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Question about pickle thawing

Discussion in 'Lifesize Mammals' started by ARCHERSTAXIDERMY, Oct 4, 2016.



    I have a bobcat to mount and I don't have any pickling solution. I Krowtann everything could I mix up Krowtann and thaw whole thing in it. Also I'm talking about whole bobcat not just skin
  2. Genie

    Genie Member

    That would be silly

  3. oldboar

    oldboar Taxidermy...do the impossible:)

    No it wouldn't...its been done before.
  4. Genie

    Genie Member

    Now why would someone do that? Just to get the thaw & tan started at the same time? There must be a limit on how long you can let the carcass inside the skin at room temperature. And the Krowtann (in this case) would likely get.less effective and perhaps bloodied. It couldn't work with a thicker skinned animal. It doesn't seem like a useful strategy. Anyone actually done this?
  5. oldboar

    oldboar Taxidermy...do the impossible:)

    First of all...I'd use a pickle vs Krowtann due to the cheaper cost.
    Unfortunately the original poster DOES NOT have pickle available.

    But they both accomplish the same thing it stops bacterial growth and speed up the thawing process. This is a GREAT aid to the taxidermist-especially with small animals rabbits, squirrels etc., and predator's-bobcats,fox, coyotes etc. The first thing to thaw on the aforementioned animals are their ears, lip etc. Fox especially are notorious for ear hair slippage. I suspect just from the heat of hands during turning etc, kicks off biological growth and the result is slippage.

    Depending on how bloody or mangled the specimen is...you may or may not have to mix an extra amount of Krowtann to finish out the tan process.
    Right after removing the skin from the carcass I'll return the skin to the pickle for moment, drain a bit, then finish turning, eyes, ears, lips etc. It toughens the skin a bit on fragile animals which is a benefit. Then you can drain, salt, dry and tan later....or in this case return to Krowtann to finish out the tan.

    You're not tanning anything until everything has been turned, and fleshed.

    If you haven't tried Krowtann on an "iffy" skin, you're missing out. This stuff sets hair like no other product I've ever used, and that includes your conventional formic acid pickle etc.
    I've had a frozen roadkilled summer fox so bloodied I couldn't tell what it was when I opened the bag-thaw and tan perfectly using pickle...or in this case Krowtann by immersing/thawing in it.

    And, I don't see your logic...couldn't work with thicker skinned animals. Absolutely it can and does. Try thawing a steer or buffalo hide frozen into a 100 pound block on your countertop- vs dropping it into 30 gallons of pickle. Tell me which one works better.

    Not trying to bash on you...

    Maybe you're not understanding the process that pickling serves. Peace
  6. Tanglewood Taxidermy

    Tanglewood Taxidermy Well-Known Member

    There are world class taxidermists that on this site have advised to thaw in a pickle. It must work for them.
  7. Genie

    Genie Member

    So ... then this is primarily an expensive way to thaw a specimen? A taxidermist can't actually get much tanning done with the frozen or thawed carcass still inside the skin.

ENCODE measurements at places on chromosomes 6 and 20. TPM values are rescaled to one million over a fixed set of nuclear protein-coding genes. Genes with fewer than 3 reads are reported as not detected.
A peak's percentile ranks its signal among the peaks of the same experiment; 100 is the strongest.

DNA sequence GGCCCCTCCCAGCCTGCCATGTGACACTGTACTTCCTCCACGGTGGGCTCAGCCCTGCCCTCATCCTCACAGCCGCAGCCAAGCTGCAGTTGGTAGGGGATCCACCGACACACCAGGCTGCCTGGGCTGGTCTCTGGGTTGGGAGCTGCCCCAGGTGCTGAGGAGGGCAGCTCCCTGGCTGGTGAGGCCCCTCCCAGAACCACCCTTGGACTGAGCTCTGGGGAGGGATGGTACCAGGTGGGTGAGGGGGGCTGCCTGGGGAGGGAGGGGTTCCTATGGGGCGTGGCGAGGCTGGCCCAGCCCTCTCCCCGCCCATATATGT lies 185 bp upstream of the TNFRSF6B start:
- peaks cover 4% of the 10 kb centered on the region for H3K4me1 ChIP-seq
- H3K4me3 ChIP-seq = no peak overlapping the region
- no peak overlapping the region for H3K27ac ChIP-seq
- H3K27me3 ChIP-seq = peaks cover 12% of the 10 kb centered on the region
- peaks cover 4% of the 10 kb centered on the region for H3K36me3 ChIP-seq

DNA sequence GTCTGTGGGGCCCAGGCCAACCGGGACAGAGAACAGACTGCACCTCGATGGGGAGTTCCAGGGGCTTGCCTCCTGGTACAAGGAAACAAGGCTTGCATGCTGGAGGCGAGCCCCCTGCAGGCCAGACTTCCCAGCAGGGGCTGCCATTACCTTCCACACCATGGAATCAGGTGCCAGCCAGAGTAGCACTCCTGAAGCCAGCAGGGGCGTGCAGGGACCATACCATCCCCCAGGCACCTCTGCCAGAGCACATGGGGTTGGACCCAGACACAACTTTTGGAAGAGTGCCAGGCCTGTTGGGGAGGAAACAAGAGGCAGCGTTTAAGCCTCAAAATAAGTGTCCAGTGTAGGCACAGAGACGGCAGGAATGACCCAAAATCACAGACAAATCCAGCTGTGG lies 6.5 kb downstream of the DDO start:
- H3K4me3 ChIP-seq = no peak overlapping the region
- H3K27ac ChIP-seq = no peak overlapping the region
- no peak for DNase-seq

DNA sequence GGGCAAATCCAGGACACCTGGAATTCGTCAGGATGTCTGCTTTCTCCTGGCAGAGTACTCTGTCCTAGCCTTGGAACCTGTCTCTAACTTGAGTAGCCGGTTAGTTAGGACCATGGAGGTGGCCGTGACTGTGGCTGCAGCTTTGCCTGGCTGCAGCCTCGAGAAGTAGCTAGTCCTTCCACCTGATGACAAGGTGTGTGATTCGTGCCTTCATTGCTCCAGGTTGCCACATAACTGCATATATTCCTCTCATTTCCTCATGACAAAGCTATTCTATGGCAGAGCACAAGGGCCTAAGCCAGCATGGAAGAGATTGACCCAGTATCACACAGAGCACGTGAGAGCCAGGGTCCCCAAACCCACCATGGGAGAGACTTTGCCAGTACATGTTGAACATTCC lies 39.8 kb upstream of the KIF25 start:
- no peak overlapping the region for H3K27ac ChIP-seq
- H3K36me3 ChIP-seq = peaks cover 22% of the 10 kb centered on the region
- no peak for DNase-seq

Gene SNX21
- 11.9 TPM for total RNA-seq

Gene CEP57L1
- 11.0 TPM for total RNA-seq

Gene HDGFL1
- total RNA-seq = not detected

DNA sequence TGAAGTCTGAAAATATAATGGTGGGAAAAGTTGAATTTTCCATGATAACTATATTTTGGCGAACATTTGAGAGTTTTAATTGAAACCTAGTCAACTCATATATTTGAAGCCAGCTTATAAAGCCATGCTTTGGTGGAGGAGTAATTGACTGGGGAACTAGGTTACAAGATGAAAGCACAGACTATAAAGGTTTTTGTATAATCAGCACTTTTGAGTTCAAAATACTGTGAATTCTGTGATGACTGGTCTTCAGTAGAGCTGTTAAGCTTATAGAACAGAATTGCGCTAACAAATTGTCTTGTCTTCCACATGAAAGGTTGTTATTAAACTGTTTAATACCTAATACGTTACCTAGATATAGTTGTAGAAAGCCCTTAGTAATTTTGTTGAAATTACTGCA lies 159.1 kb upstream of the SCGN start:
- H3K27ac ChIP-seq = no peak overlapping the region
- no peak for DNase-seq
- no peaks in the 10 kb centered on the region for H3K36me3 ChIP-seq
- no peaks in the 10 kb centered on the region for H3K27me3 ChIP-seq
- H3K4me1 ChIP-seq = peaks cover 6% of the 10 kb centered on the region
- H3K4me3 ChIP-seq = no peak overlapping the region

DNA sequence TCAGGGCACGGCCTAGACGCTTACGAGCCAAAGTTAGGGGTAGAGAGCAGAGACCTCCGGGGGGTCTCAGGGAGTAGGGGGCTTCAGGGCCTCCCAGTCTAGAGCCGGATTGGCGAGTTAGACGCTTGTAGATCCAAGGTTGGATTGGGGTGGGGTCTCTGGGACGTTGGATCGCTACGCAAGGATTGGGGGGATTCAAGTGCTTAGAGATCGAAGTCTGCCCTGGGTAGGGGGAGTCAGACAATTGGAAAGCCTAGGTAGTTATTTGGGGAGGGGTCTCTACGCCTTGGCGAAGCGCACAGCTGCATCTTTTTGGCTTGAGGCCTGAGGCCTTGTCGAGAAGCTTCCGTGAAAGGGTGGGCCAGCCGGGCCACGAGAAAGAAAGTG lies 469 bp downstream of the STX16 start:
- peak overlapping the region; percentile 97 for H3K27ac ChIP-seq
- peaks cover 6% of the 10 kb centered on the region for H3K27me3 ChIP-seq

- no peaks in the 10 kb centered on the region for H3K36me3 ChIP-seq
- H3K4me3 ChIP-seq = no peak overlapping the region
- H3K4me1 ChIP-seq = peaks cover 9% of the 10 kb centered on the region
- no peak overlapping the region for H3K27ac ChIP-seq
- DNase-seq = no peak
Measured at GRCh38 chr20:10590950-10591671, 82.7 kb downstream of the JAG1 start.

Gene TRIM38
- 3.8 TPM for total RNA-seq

Sure, thicker skins can thaw more quickly in ANY liquid as compared to air but if there is a carcass inside, not much tanning could take place.
    I notice that CJ Archer said he only wanted to thaw the bobcat. I generally use Krowtann myself and couldn't justify the expense. The amount of Krowtann mixture needed to submerge an entire bobcat or one of oldboar's coyotes would be prohibitive.
  8. oldboar

    oldboar Taxidermy...do the impossible:)

    No offense again… But c'mon you can't be serious? Are you new to taxidermy?
    Especially because of all the benefits given by thawing it in a pickle.

    I don't understand what your idea of expensive is? Mixing up 10 gallons of pickle … If I am unlucky cost me A couple dollars max.

    And as already discussed… Mixing up 5 gallons of Krowtann isn't going to break the bank! Especially if you continue on and utilize it for your tanning that you are not sending out of house. LOL can't stop laughing

    Obviously you are yanking my chain.
    Research the archives, you must be kidding me.
  9. Tanglewood Taxidermy

    Tanglewood Taxidermy Well-Known Member

    The goal is NOT to tan it, but to thaw it in a medium that inhibits bacteria growth. Carnivores are notorious for slipping on ears and bellies and a pickle is a kin to using stop rot after and while skinning. I'm sure it isn't the same chemical make up of stop rot, however, it serves the same purpose and that is to retard bacteria growth. A bobcat will fit into a 5 gallon pickle. That's probably $5 to $10.

    I have never thawed a critter in a pickle or any liquid. Hanging over night worked well for me, however, the reasoning behind it is sound.
  10. Genie

    Genie Member

    Geez boar, take a break!

    Your mean streak is coming out. Be nice.

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  11. czykdbcz

    czykdbcz Artist or just crazy

    I have not personally thawed anything in a pickle. How ever I believe that Brian Hendricks does it that way. He demonstrates it in one of his videos. it makes sense.